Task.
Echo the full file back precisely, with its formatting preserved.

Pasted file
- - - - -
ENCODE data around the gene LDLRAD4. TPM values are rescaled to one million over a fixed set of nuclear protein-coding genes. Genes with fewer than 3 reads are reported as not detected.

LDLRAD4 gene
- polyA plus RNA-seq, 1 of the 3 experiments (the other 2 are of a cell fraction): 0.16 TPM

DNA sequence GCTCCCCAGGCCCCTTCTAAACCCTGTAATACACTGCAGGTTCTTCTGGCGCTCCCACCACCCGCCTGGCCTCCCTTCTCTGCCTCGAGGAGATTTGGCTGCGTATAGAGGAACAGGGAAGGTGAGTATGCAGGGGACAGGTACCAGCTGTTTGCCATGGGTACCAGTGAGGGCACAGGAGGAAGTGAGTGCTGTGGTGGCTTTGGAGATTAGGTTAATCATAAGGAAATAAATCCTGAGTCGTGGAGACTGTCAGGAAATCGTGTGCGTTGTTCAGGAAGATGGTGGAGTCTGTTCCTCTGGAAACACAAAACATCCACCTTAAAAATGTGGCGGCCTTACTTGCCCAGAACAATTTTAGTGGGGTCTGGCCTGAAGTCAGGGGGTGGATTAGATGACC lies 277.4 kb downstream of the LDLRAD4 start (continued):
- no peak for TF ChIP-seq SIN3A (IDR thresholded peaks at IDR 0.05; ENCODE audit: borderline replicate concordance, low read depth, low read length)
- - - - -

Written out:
ENCODE data around the gene LDLRAD4. TPM values are rescaled to one million over a fixed set of nuclear protein-coding genes. Genes with fewer than 3 reads are reported as not detected.

LDLRAD4 gene
- polyA plus RNA-seq, 1 of the 3 experiments (the other 2 are of a cell fraction): 0.16 TPM

DNA sequence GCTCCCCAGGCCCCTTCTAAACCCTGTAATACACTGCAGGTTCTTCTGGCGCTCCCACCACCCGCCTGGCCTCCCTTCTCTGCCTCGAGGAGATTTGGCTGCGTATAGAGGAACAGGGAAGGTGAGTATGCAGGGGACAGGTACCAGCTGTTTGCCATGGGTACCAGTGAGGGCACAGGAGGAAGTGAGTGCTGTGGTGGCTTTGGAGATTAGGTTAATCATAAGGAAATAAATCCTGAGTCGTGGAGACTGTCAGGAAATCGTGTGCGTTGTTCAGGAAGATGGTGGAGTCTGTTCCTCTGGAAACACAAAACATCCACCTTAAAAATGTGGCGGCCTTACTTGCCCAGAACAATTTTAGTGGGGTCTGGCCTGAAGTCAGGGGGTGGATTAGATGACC lies 277.4 kb downstream of the LDLRAD4 start (continued):
- no peak for TF ChIP-seq SIN3A (IDR thresholded peaks at IDR 0.05; ENCODE audit: borderline replicate concordance, low read depth, low read length)